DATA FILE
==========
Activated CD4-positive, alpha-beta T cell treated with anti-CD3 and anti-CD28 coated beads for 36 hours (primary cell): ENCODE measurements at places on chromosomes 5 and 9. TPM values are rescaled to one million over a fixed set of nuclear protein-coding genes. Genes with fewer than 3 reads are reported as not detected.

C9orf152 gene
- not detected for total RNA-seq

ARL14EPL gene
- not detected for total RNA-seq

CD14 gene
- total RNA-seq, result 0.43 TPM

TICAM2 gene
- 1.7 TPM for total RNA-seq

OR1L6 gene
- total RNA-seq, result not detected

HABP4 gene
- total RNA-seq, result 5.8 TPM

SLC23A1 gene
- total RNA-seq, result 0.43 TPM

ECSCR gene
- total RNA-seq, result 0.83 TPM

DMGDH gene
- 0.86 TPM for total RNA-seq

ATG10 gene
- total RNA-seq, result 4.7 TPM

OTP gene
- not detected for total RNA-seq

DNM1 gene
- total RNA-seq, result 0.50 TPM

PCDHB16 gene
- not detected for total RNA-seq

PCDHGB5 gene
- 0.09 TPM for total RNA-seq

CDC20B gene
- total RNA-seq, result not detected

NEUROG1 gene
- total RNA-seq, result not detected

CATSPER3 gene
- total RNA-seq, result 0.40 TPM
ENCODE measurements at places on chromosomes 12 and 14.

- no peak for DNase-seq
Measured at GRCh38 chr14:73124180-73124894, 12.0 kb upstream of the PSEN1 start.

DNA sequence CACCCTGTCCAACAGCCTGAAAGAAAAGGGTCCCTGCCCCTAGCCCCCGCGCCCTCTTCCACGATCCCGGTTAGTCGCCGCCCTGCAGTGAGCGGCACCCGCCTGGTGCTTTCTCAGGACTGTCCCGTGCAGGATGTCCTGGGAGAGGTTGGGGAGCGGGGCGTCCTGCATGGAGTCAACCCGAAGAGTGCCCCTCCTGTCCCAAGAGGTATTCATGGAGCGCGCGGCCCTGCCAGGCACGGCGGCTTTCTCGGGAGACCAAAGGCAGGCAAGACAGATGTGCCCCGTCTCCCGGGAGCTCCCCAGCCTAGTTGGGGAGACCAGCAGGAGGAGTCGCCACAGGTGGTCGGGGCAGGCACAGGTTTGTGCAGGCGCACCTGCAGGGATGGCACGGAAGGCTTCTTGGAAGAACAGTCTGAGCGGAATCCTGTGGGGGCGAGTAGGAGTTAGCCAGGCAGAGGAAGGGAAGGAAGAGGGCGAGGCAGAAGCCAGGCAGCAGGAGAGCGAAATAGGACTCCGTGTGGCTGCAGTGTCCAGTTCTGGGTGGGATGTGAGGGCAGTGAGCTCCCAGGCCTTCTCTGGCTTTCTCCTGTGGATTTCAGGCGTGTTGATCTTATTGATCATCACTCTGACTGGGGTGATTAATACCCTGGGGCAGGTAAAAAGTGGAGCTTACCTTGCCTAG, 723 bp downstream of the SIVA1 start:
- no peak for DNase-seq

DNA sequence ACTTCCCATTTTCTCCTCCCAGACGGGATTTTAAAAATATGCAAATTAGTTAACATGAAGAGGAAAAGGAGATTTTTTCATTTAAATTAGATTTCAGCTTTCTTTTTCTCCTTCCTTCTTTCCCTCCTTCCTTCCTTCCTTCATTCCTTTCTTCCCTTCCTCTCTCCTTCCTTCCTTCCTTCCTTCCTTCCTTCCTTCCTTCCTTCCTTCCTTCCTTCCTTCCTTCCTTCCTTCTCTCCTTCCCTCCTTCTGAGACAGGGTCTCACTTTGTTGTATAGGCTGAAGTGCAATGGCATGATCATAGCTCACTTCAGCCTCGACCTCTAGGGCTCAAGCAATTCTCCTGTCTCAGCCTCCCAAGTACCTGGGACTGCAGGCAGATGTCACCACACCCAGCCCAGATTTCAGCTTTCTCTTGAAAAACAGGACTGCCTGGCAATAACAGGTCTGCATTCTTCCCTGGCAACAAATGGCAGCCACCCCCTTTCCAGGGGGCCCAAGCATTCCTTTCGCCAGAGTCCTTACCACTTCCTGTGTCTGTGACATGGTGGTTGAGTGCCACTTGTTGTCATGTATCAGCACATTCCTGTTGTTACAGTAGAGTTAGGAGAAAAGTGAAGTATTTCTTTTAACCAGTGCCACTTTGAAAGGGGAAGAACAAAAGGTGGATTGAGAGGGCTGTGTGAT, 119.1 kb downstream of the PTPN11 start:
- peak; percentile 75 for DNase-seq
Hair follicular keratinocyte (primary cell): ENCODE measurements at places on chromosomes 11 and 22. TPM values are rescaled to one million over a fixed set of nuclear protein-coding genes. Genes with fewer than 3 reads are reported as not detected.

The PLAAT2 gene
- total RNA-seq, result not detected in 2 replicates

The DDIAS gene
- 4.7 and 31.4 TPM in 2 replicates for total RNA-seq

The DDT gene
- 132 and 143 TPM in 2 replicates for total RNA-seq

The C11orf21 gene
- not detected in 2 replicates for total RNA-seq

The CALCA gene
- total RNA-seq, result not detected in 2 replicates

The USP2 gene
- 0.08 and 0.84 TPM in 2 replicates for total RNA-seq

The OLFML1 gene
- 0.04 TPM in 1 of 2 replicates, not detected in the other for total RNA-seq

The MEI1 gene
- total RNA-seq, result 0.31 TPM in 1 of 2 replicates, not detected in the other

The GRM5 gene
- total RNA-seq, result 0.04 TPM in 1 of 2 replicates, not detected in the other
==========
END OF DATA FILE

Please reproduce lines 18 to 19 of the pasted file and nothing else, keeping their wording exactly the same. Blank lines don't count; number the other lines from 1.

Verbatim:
DMGDH gene
- 0.86 TPM for total RNA-seq